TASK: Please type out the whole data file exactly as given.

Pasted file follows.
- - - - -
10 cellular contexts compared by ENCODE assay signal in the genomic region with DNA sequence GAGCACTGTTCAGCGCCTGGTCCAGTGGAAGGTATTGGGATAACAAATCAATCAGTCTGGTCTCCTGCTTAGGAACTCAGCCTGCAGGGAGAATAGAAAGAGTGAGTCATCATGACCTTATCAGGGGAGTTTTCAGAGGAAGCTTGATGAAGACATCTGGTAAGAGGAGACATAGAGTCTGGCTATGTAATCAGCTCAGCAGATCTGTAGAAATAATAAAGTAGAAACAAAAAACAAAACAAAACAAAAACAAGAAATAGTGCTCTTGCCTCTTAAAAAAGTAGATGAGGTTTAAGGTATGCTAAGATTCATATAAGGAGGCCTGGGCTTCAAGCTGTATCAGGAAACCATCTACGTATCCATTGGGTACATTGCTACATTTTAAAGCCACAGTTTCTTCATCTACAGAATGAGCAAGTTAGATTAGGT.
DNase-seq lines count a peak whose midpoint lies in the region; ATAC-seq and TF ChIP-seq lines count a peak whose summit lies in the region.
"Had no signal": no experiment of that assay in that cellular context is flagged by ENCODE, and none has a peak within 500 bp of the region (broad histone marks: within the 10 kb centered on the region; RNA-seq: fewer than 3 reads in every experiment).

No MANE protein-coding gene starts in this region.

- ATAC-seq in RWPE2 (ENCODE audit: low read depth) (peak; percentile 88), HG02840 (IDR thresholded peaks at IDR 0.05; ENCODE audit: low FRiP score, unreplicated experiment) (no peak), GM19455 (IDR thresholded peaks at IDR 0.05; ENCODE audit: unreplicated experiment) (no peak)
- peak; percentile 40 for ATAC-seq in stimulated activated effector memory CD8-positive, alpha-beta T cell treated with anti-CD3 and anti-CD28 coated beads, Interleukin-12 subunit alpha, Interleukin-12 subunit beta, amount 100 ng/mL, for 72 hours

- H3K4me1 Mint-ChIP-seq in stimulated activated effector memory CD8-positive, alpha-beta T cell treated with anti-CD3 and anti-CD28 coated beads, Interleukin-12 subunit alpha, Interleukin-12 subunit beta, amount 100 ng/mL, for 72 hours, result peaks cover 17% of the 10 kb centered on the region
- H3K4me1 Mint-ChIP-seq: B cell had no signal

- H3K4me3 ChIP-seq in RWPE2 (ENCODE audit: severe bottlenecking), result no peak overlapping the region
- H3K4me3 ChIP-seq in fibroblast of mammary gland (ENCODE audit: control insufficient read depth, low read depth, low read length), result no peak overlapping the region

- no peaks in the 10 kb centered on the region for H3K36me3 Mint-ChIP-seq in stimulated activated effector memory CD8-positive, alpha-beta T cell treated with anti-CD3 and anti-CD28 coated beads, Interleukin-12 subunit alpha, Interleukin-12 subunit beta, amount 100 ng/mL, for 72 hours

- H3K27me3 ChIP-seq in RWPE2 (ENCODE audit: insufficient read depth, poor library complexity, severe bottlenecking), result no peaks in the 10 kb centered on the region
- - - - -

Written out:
10 cellular contexts compared by ENCODE assay signal in the genomic region with DNA sequence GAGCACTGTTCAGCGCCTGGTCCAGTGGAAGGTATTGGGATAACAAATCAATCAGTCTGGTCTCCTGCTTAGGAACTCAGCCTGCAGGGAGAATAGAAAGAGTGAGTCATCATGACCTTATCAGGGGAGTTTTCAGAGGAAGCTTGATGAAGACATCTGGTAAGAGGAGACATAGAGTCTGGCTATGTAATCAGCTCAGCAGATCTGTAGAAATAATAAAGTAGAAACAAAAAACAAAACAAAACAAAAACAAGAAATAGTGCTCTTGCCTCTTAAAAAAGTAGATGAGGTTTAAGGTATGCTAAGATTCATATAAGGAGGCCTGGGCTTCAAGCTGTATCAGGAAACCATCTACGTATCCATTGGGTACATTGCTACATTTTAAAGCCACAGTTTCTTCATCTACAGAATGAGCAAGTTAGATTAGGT.
DNase-seq lines count a peak whose midpoint lies in the region; ATAC-seq and TF ChIP-seq lines count a peak whose summit lies in the region.
"Had no signal": no experiment of that assay in that cellular context is flagged by ENCODE, and none has a peak within 500 bp of the region (broad histone marks: within the 10 kb centered on the region; RNA-seq: fewer than 3 reads in every experiment).

No MANE protein-coding gene starts in this region.

- ATAC-seq in RWPE2 (ENCODE audit: low read depth) (peak; percentile 88), HG02840 (IDR thresholded peaks at IDR 0.05; ENCODE audit: low FRiP score, unreplicated experiment) (no peak), GM19455 (IDR thresholded peaks at IDR 0.05; ENCODE audit: unreplicated experiment) (no peak)
- peak; percentile 40 for ATAC-seq in stimulated activated effector memory CD8-positive, alpha-beta T cell treated with anti-CD3 and anti-CD28 coated beads, Interleukin-12 subunit alpha, Interleukin-12 subunit beta, amount 100 ng/mL, for 72 hours

- H3K4me1 Mint-ChIP-seq in stimulated activated effector memory CD8-positive, alpha-beta T cell treated with anti-CD3 and anti-CD28 coated beads, Interleukin-12 subunit alpha, Interleukin-12 subunit beta, amount 100 ng/mL, for 72 hours, result peaks cover 17% of the 10 kb centered on the region
- H3K4me1 Mint-ChIP-seq: B cell had no signal

- H3K4me3 ChIP-seq in RWPE2 (ENCODE audit: severe bottlenecking), result no peak overlapping the region
- H3K4me3 ChIP-seq in fibroblast of mammary gland (ENCODE audit: control insufficient read depth, low read depth, low read length), result no peak overlapping the region

- no peaks in the 10 kb centered on the region for H3K36me3 Mint-ChIP-seq in stimulated activated effector memory CD8-positive, alpha-beta T cell treated with anti-CD3 and anti-CD28 coated beads, Interleukin-12 subunit alpha, Interleukin-12 subunit beta, amount 100 ng/mL, for 72 hours

- H3K27me3 ChIP-seq in RWPE2 (ENCODE audit: insufficient read depth, poor library complexity, severe bottlenecking), result no peaks in the 10 kb centered on the region